It’s common for parents to expend a great deal of energy trying to keep their little ones “in line” during a wedding. Doing so can make both adults and children high-strung and put everyone on edge. Help to avoid unforeseen disruptions by having a separate area for the kids during the reception. This does not mean have a romp-roaring play center. The idea is to create an enjoyable environment for the children, as well as the adults so that both can relax and enjoy your big day.
Stanton suggests separate tables and “kid food” buffets with treats such as peanut butter and jelly sandwiches (crust trimmed), chicken nuggets, pizza towers, chopped fruit, and macaroni and cheese. While it’s customary (as well as polite) for the photographer not to take pictures of the adult guests while they’re eating, the same does not hold true at the children’s table. Drawing from her own experience, Stanton notes, “Kid tables guarantee a photographer at least a few fun pictures of kids goofing off at a time when other ‘people eating food’ pictures would be avoided.”
The goal is to accommodate the adults and the children, and the latter should not be left entirely to their own devices. It’s advisable that someone manage the kids’ table and do damage control so the parents aren’t worrying about them. For a smaller group, this may come in the form of an older brother or sister, and for a larger group, you’ll want to hire a babysitter. Whichever way, the goal is to maintain some semblance of civility. It’s been Stanton’s experience that when a kid table is provided, its spirited occupants can be as messy as they want to be, notwithstanding a food fight, and their parents can partake in adult conversation.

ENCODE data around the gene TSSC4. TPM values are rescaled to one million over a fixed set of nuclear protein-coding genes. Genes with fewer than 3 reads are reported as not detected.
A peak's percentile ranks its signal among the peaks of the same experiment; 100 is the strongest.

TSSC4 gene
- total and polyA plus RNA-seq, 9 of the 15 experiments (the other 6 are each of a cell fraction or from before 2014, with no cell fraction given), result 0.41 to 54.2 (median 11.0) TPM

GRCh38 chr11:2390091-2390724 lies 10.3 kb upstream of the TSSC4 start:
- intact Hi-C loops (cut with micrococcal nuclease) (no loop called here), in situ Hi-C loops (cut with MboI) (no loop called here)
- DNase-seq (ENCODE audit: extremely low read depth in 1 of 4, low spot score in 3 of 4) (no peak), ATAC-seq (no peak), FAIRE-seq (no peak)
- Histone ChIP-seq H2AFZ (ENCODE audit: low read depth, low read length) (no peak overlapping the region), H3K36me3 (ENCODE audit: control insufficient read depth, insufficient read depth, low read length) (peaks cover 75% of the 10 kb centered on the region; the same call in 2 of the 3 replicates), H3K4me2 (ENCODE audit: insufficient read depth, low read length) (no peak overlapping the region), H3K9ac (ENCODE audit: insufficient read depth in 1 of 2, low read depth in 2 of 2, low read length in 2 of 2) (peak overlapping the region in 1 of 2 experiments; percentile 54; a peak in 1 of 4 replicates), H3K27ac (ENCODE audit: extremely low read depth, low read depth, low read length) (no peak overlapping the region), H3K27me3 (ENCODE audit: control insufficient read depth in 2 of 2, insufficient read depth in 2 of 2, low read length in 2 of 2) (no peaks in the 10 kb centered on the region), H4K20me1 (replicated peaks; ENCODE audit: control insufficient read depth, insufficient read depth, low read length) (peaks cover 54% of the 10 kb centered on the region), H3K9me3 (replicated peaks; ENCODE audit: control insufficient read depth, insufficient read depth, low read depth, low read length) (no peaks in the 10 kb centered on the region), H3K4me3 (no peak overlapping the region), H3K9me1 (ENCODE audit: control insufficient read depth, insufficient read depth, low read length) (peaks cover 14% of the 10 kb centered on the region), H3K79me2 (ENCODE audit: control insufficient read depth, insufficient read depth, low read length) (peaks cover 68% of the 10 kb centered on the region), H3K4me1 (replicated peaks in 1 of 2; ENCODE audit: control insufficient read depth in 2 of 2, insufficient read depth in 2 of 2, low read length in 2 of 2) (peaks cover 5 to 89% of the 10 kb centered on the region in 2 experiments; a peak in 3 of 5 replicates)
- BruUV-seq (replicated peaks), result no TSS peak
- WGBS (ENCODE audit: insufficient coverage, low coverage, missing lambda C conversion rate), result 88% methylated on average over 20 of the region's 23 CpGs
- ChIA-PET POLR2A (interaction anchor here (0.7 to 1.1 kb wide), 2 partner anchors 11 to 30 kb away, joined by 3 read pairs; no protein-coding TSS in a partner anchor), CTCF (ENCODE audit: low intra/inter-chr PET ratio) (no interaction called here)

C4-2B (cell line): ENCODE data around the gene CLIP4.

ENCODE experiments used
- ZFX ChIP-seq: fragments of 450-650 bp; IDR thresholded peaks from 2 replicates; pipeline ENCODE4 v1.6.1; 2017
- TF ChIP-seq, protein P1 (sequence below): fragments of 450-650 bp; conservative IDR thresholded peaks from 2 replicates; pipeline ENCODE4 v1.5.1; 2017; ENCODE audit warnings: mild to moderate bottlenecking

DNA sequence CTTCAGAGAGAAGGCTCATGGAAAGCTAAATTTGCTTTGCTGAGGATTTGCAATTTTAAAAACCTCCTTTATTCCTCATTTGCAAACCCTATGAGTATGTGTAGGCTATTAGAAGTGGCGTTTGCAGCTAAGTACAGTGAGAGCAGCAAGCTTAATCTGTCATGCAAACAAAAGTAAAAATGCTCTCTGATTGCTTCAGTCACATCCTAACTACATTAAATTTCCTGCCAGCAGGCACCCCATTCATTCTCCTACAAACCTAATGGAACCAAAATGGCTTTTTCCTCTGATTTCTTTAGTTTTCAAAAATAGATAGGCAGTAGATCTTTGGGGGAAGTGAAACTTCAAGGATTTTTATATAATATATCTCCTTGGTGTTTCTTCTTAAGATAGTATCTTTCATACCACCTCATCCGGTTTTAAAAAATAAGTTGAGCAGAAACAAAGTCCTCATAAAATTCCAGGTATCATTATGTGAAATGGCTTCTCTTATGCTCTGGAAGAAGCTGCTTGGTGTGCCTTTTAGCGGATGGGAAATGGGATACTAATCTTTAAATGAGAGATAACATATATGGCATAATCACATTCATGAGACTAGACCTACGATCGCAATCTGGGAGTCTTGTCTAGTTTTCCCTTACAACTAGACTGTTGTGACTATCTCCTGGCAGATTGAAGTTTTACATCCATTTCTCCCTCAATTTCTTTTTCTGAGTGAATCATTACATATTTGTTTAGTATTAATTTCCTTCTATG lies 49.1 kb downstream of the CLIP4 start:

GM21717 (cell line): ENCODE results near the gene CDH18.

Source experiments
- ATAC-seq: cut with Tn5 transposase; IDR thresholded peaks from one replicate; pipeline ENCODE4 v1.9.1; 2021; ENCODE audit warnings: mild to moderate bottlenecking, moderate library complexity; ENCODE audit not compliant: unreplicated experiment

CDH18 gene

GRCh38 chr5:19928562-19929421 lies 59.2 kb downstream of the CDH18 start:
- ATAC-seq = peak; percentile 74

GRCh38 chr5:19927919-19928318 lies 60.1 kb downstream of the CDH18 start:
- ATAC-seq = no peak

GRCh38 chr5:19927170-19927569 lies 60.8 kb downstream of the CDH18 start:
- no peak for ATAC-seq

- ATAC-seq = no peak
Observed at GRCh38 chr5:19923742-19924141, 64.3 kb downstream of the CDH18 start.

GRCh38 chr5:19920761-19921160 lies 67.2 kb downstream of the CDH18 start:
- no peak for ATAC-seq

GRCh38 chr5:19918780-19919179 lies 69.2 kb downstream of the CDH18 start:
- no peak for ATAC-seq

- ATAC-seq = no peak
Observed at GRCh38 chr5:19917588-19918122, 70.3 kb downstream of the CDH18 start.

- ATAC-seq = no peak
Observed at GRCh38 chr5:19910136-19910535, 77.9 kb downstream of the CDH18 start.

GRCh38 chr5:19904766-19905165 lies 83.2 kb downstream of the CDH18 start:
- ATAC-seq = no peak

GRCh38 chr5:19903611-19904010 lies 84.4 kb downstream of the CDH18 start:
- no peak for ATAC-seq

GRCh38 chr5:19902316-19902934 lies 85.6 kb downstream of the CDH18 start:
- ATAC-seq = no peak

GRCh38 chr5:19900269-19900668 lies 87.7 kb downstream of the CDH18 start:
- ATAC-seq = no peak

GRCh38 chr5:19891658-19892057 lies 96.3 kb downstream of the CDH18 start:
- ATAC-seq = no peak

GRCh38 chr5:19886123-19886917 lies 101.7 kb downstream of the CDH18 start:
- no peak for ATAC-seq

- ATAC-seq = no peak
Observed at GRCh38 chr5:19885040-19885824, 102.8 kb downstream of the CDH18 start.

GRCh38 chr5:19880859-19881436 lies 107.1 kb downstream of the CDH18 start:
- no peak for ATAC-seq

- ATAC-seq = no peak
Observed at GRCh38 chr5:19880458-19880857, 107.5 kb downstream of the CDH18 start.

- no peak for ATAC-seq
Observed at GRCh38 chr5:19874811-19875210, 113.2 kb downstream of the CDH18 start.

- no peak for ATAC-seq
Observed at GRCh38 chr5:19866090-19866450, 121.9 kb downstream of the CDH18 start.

If you’re inviting more than eight underage guests, you should consider designating a room at the reception for them. This space would be filled with toys and entertainment, and monitored by a babysitter. At a wedding Stanton recently photographed, the bride and groom filled a special kids’ room with Playdough, games, dolls, puzzles and a giant TV with an arsenal of DVDs and cartoons. In their own space, the little ones, free of parental constraints, stop trying to act grown up and they can be themselves. This is when the photographer moves in and captures that spontaneous and delightful moment.
Your guests will take a cue from you. Relieve them and yourself of unnecessary stress by conveying to them ahead of time that the kids can act like kids at your wedding, barring tantrums and unwieldy behavior. Yet sometimes, a child acting a little rambunctious or out of line can make a really great photograph.
Children are full of creativity. They can be fun and capricious. In front of the camera, they can be honest and alive—a photographer’s ideal subject. Creating an environment at your wedding where they can be themselves will help to create moments that embody the festive spirit of the special day.
—by Lauren Ragland for the Wedding Photojournalist Association